November is the darkest month, and Thanksgiving — and the Yale break — has come and gone. Many of us have traveled and returned, and with a few classes to go, reading period and finals await.
For a guy who hasn’t written a research paper in 40 years, the specter of what’s soon due and the term’s imminent end looms large. Anxiety, I’ve got lots of it.
Last night, the wind blew like in Patagonia; a place where a traveler is alleged to have said, “It is very beautiful and I hope never to return.” These intimations of the meteorological Roaring Forties produced a gloriously clear and cold morning to walk the dog and try to work it all out.
While walking, it occurred to me that the longer one misses something, the clearer the intrinsic value of that thing becomes: an absence often edifies.
What’s become apparent to me during these last few months of my re-matriculation is the very different kind of “muscles” it takes to contemplate and inquire as opposed to those needed to accomplish and do, to cross tasks off the list — as one does in a job.
Unlike most of my new college colleagues and friends, I’m afraid I don’t want the semester to end. I don’t know where my course of study will take me next term or in the terms to follow. Over the Thanksgiving holiday, I heard the absurd but predictable question from friends and family asking, “What’s your major?” Toying with myself and with others, I answered everything from philosophy to political science, religion to forestry — the A-Z of the Blue Book, in effect. One thing is clear — I’ve so missed and I so love this intellectual meandering that I’m afraid I’ll meander off and disappear.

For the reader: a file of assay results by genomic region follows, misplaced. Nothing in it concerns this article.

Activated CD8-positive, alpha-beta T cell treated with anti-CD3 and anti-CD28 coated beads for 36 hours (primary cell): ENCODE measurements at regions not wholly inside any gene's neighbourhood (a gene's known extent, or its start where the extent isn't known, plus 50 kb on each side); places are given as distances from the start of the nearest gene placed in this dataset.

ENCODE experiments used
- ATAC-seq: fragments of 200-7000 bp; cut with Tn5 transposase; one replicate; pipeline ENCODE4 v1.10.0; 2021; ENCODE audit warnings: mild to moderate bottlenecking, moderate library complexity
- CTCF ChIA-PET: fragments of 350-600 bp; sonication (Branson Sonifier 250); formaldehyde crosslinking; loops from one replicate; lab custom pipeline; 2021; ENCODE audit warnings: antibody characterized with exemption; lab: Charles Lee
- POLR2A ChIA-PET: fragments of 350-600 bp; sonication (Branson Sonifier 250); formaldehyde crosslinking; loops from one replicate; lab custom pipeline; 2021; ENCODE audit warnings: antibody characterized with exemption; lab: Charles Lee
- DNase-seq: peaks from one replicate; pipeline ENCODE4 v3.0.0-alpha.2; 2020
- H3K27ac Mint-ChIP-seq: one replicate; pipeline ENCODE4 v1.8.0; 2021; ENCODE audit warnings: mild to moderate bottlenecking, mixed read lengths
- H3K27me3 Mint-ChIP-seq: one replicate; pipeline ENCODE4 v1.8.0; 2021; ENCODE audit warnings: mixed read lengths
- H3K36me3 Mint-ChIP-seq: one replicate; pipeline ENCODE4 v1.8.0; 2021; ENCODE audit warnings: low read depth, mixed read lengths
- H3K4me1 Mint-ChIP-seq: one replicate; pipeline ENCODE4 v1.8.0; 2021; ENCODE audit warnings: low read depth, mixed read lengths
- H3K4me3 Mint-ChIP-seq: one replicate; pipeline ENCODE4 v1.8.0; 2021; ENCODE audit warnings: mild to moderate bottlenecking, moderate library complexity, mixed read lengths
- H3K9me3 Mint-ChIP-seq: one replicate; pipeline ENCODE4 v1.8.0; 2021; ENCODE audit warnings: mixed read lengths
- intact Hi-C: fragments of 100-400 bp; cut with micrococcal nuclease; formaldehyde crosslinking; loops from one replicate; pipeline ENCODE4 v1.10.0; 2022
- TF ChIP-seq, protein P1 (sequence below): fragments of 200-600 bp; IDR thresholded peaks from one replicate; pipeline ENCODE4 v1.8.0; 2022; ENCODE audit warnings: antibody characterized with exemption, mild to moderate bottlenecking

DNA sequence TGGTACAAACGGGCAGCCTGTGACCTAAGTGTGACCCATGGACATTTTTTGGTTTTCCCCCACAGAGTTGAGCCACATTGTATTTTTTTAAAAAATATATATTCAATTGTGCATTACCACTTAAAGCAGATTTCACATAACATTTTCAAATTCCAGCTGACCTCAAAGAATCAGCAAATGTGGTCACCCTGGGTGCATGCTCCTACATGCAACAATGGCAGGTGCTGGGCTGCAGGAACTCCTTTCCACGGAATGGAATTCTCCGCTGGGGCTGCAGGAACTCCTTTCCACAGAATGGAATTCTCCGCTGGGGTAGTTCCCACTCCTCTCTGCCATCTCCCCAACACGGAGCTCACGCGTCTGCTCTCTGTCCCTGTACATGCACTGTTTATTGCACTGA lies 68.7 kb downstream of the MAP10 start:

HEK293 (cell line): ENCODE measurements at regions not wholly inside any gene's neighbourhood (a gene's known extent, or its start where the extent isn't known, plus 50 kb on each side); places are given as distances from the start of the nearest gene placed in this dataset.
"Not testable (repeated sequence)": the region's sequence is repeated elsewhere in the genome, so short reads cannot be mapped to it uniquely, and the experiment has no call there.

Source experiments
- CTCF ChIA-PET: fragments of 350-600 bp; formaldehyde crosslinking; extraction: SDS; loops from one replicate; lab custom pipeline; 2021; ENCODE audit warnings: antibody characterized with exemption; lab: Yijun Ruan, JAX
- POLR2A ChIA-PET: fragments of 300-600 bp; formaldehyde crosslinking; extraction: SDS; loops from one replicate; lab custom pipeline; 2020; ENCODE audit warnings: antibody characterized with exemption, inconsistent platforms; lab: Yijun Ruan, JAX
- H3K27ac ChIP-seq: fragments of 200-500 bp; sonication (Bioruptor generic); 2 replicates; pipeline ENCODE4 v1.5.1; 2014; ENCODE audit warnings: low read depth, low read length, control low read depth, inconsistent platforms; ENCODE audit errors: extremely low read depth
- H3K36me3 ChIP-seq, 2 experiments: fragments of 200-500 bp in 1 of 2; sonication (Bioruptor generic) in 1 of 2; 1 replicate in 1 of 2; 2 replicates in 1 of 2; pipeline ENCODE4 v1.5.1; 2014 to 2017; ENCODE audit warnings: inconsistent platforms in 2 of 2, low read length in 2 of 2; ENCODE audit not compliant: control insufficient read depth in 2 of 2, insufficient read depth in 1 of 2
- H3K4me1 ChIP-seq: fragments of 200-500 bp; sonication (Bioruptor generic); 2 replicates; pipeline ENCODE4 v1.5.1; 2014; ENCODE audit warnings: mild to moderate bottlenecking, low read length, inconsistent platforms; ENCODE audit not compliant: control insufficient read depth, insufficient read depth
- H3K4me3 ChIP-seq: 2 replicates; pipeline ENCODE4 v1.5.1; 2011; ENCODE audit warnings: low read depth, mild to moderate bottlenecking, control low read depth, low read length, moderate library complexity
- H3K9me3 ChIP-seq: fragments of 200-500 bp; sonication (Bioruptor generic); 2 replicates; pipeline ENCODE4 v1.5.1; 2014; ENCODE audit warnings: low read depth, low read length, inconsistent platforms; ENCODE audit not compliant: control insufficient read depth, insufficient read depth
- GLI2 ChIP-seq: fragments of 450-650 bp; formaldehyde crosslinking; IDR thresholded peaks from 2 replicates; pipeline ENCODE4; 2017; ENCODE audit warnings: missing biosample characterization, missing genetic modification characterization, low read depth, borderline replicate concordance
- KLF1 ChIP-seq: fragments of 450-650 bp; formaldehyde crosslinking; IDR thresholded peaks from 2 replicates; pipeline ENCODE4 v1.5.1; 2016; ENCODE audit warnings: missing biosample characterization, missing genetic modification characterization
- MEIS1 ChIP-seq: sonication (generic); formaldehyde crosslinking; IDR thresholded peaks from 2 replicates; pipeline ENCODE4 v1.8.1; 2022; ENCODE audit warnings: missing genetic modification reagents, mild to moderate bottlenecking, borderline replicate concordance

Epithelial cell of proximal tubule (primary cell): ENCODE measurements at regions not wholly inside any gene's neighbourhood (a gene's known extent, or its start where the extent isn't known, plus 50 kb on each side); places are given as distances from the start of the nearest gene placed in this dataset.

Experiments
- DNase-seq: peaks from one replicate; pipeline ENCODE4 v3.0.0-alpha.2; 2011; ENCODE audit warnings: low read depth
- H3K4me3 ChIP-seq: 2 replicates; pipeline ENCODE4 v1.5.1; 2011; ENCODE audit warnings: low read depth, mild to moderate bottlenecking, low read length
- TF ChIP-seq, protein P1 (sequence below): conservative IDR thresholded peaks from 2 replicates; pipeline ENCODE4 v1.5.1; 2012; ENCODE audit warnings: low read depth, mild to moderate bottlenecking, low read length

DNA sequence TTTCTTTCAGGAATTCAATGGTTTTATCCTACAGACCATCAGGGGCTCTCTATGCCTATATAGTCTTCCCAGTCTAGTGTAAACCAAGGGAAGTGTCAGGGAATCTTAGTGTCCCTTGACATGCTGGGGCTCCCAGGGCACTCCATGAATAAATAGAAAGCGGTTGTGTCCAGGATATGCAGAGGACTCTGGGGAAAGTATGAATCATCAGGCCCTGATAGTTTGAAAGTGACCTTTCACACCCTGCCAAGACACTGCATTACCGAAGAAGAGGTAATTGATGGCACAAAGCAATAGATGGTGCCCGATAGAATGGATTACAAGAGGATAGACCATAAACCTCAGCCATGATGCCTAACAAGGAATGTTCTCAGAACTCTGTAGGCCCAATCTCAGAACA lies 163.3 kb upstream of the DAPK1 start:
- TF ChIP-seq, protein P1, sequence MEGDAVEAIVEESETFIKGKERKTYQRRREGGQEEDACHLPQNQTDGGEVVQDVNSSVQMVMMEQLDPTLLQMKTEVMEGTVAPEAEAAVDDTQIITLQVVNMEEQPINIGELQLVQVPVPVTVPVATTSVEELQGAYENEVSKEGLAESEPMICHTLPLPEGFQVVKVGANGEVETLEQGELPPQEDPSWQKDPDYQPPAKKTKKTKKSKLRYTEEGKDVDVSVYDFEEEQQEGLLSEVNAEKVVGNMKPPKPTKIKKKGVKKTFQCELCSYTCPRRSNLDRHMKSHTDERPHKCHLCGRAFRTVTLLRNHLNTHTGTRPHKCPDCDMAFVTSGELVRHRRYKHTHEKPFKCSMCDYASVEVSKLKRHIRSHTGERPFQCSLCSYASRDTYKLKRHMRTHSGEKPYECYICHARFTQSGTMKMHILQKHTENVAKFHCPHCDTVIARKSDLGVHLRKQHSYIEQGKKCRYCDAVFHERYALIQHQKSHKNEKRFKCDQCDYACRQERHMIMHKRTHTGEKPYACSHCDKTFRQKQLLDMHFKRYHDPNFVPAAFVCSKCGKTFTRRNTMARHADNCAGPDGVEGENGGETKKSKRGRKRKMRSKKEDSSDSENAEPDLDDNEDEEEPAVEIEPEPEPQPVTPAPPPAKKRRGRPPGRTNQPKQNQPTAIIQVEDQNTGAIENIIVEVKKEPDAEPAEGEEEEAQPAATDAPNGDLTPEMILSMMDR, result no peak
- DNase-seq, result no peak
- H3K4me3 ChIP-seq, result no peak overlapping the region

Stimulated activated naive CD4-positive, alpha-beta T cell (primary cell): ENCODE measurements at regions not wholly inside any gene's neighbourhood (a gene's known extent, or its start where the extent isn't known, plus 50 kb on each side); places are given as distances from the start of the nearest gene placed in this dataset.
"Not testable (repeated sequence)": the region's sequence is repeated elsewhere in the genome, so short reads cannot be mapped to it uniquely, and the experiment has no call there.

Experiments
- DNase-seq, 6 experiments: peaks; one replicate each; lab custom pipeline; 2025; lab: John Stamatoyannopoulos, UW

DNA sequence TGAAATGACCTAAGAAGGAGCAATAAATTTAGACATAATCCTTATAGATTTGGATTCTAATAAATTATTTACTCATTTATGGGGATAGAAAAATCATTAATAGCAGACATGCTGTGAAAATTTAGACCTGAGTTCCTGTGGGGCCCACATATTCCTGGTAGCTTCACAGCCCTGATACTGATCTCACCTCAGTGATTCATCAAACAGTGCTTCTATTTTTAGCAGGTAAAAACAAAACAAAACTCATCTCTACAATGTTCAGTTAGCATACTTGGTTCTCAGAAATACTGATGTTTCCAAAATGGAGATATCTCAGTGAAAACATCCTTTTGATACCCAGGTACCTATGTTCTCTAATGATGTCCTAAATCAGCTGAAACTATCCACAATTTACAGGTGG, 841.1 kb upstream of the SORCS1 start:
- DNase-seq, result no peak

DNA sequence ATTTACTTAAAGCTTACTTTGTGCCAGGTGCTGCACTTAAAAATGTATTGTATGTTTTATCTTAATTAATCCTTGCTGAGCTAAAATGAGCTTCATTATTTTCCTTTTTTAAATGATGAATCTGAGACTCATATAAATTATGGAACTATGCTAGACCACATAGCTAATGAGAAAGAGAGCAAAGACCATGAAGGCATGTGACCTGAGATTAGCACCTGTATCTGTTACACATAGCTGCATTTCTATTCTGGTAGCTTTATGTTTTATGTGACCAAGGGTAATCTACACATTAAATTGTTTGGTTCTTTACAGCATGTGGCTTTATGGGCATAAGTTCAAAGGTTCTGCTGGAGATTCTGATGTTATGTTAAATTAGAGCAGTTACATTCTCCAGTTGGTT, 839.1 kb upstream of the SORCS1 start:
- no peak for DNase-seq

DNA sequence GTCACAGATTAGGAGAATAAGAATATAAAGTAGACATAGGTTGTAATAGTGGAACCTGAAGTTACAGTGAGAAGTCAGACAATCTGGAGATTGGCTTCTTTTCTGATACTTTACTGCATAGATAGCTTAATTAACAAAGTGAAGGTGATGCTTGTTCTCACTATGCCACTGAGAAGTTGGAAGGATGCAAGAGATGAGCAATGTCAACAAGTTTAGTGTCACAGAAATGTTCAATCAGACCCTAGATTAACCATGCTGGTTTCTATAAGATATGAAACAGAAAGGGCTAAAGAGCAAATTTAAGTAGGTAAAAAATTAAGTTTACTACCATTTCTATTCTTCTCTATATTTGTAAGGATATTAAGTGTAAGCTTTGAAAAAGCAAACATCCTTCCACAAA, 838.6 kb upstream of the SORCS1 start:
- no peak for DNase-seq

Which is why it helps to have a leash on your dog while walking it. Or, perhaps it’s the dog doing the walking while you’re holding on.
We went in search of a hill to climb. There’s a thing about hills I’ve always found attractive: they have a vista, a place from which one’s gaze may wander. One can never be certain whether you’re looking back from where you’ve come or forward to where you might yet go. The landscape, like a river, has its own continuum, as if flowing from the heights down to the lowland — the headwater out to the mouth, as it were.
The dog led the way barking after some birds, up then down that hill. “I am the dog. No, the dog is himself, and I am the dog. O, the dog is me, and I am myself,” riddles Launce in “The Two Gentleman of Verona.” The answer? “Ask the dog: if he say ‘ay’, it will; if he say ‘no,’ it will; if he shake his tail, and say nothing, it will.”
I guess my dog went to Harvard.
The walk ended, and I returned home inspired by Crab and once again tucked into my required Shakespeare exegesis. Clearly, those term papers weren’t writing themselves and the dog — despite his erudition — wasn’t taking up the task too quickly, either. With much to be anxious about and so little time to have at it.
I set to work — humming.
I had heard the long-forgotten song on the radio while driving to our annual post-Thanksgiving family bowling tournament. A song that, coincidentally, was written the year I last left school, 1971. And having been unable to expunge its melody since, I had been torturing my wife and kids by humming it repeatedly. Finally, recalling its verse and bridge, I gave into its call and response:
“Well, the streets of Rome are filled with rubble/Ancient footprints are everywhere/You can almost think that you’re seeing double/On a cold, dark night on the Sanish Stairs.”
“Trains wheels runnin’ through the back of my memory/When I ran on a hilltop following a pack of wild geese/Someday, everything is gonna be smooth like a rhapsody/When I paint my masterpiece.”
No wonder I can’t stop singing or help remembering. The confluence of my anxiety, my dog and the song met me atop that hill and followed me back to my desk, reading and inquiry. Those Spanish Stairs in my mind accompanied me home and set me on my way.
Ancient footprints are everywhere indeed.
Michael Jacobs is an Eli Whitney student in Timothy Dwight College.